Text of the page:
Trans Bill 2019: Why India’s transgender community is opposing a Bill which is supposed to protect their rights
Every human being is entitled to basic rights like education, employment, healthcare, and most importantly, self-identification. However, the transgender community in India is been denied these rights with the passage of the Transgender Persons’ (Protection of Rights) Bill 2019 on November 25.
Since 2016, the transgender community in India has been fighting against previous versions of the Bill, citing various faults and gaps in it. Although, there have been multiple amendments, none have been close to satisfactory.
Protesters in Bengaluru on 26 November 2019.
Image credit: Rajashree Raju
“This Bill exists to erase us. By having complete control over us from the way we identify to what socioeconomic opportunities we should get and condoning violence against us, it places us in a vulnerable position," says Liliana il Graziosco Merlo Turan, a law student from Bengaluru.
The transgender community, along with its allies, have also taken to Twitter in an attempt to garner widespread attention. Initially, when the Bill was taken up for discussion at the Rajya Sabha on November 20, several tried to persuade the MPs into referring the Bill to a select committee.
However, now that it has been passed, they are directing their tweets towards the President instead, urging him to withhold his assent, and send the Bill back to the Rajya Sabha.
Here’s a comprehensive list of the problematic aspects of the Bill:
- The Bill, which is supposed to protect the rights of transgender people, was drafted and passed without approaching anyone from the community. No one from the community was asked about their needs and requirements. As a result, assumptions were made based on stereotypes.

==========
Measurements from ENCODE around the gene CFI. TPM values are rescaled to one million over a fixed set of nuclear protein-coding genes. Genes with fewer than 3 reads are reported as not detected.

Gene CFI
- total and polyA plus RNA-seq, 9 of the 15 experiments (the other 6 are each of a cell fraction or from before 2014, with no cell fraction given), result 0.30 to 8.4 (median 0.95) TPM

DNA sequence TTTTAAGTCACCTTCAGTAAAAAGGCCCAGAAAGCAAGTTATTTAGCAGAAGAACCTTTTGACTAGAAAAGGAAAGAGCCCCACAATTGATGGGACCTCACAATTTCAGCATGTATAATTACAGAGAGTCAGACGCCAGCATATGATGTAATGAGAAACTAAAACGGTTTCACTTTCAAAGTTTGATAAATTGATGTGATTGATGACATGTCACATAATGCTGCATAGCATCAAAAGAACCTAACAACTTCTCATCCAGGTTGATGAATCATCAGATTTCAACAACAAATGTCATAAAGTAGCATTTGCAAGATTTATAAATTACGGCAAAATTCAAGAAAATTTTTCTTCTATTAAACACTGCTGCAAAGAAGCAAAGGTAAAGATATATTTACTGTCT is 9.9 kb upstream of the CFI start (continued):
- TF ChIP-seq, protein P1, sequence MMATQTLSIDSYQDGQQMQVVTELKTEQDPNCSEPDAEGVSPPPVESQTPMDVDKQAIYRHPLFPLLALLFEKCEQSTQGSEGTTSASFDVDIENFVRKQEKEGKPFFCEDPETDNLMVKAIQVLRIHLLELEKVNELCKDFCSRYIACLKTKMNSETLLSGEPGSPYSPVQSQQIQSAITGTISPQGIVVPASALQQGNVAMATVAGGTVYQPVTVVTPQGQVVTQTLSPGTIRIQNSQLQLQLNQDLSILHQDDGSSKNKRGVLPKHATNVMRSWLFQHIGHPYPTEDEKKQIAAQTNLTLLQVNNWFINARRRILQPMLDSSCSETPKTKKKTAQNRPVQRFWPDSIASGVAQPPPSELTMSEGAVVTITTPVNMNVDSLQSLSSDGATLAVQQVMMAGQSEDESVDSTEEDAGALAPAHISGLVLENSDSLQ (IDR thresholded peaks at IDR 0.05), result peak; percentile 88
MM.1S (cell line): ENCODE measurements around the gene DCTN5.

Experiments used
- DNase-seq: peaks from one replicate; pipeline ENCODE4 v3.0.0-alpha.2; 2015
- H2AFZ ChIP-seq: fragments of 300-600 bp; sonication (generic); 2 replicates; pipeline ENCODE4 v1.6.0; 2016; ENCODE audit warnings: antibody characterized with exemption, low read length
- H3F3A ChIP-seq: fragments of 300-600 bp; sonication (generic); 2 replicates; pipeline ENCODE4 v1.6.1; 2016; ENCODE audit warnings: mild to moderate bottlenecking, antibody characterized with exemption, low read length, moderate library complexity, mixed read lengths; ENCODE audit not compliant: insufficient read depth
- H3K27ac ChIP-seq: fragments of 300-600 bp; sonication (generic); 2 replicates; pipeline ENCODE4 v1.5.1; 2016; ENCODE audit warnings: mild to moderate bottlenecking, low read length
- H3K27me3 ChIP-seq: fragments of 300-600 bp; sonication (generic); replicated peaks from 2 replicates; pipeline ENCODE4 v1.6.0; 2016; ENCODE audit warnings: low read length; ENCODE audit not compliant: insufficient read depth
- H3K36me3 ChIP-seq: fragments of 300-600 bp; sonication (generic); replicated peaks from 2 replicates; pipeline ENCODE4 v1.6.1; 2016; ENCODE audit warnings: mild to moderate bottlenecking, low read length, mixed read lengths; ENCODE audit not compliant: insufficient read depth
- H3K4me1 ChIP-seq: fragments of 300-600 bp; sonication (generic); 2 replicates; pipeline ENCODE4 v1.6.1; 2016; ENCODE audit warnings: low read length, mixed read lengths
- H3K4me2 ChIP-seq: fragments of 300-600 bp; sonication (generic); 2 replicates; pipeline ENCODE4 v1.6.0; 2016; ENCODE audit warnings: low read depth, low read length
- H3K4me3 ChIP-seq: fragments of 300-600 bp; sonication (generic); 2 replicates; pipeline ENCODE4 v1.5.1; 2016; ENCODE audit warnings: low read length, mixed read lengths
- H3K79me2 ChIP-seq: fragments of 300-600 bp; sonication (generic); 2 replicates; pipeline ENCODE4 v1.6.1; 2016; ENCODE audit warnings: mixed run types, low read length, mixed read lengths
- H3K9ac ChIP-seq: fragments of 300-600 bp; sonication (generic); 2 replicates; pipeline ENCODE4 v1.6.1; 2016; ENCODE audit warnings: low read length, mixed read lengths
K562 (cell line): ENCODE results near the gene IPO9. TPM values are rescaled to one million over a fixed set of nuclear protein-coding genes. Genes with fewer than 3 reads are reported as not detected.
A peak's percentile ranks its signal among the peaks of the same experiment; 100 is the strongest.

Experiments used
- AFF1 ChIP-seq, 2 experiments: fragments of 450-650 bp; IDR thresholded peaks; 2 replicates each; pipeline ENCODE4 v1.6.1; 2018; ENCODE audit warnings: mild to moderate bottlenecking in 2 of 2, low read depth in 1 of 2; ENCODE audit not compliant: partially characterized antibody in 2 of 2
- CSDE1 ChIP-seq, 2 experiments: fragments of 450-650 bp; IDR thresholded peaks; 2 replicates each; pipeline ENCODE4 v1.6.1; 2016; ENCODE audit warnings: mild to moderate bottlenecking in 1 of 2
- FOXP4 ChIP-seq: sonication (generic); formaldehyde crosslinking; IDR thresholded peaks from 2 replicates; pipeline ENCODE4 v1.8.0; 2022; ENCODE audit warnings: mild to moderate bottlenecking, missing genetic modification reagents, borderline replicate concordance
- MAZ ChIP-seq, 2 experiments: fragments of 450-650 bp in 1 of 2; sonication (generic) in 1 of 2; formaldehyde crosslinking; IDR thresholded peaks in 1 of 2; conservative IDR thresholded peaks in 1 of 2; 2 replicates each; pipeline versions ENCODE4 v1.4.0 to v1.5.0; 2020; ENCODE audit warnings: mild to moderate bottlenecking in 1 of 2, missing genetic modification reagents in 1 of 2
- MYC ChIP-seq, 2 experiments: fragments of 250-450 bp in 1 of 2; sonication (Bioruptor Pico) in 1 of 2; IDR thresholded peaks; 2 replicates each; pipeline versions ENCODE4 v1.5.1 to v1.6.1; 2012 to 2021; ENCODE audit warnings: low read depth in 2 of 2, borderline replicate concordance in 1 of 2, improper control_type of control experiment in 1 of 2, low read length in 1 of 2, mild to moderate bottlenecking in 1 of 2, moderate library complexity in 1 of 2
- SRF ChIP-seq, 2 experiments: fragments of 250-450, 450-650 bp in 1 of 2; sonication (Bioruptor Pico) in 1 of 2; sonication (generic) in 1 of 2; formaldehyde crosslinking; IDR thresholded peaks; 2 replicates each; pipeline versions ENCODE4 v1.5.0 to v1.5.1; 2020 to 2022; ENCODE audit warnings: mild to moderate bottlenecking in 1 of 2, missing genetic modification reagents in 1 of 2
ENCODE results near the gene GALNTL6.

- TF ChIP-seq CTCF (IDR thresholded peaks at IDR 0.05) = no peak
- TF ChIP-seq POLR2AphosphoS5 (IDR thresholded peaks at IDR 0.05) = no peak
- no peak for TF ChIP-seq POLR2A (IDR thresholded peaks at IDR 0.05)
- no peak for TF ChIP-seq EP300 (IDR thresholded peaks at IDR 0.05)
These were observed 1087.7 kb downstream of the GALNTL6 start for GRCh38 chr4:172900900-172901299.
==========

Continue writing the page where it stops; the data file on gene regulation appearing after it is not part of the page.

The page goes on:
- It requires a transgender person to approach a District Magistrate to obtain a certificate stating that they are transgender. It’s only after this that they will be able to change their gender to either Male or Female on government-issued identification cards.
The process to obtain this certificate is to show proof of sex reassignment surgery, which
A) is not something all transgender people want
B) is a very expensive procedure, which many aren't able to afford
C) does not have a clear definition regarding how the District Magistrate will actually examine the person or their documents
D) is a violation of privacy.
It also does not specify the kind of surgery they are expecting, because there is more than one type.
This contradicts the 2014 NALSA (National Legal Services Authority of India) judgement by the Supreme Court, which gave transgender people the right to self-identify, and did not mandate surgery.
“This Bill is a total violation against human rights. How can they force us to opt for surgery and then validate us as transgender? We should all have the freedom to express ourselves the way we want to. The fact that we have to prove our identities with surgery makes no sense to me,” says Megh, an HR Consultant from Bengaluru.
“By checking our gender and giving us certificates, they are being inhuman. This is not a Bill by us for us, it’s a Bill by them against us,” adds a student from Bengaluru, who prefers to stay anonymous.
- The Bill defines a transgender person as one whose gender does not match with the gender they were assigned at birth, including trans men and trans women, or one who is genderqueer, or belongs to communities like kinner, hijra, aravani, and jogta. It also says that a transgender person is someone with intersex variations.
However, the fact that the Bill conflates transgender people with intersex people proves that it was not thought through, and has been made with inadequate knowledge. Not every intersex person identifies as transgender, and not every transgender person is intersex.
- It also says that a person's identity as transgender is valid whether or not they have undergone sex reassignment surgery. However, this directly contradicts the point about having to receive a certificate from a District Magistrate, proving that they have undergone surgery.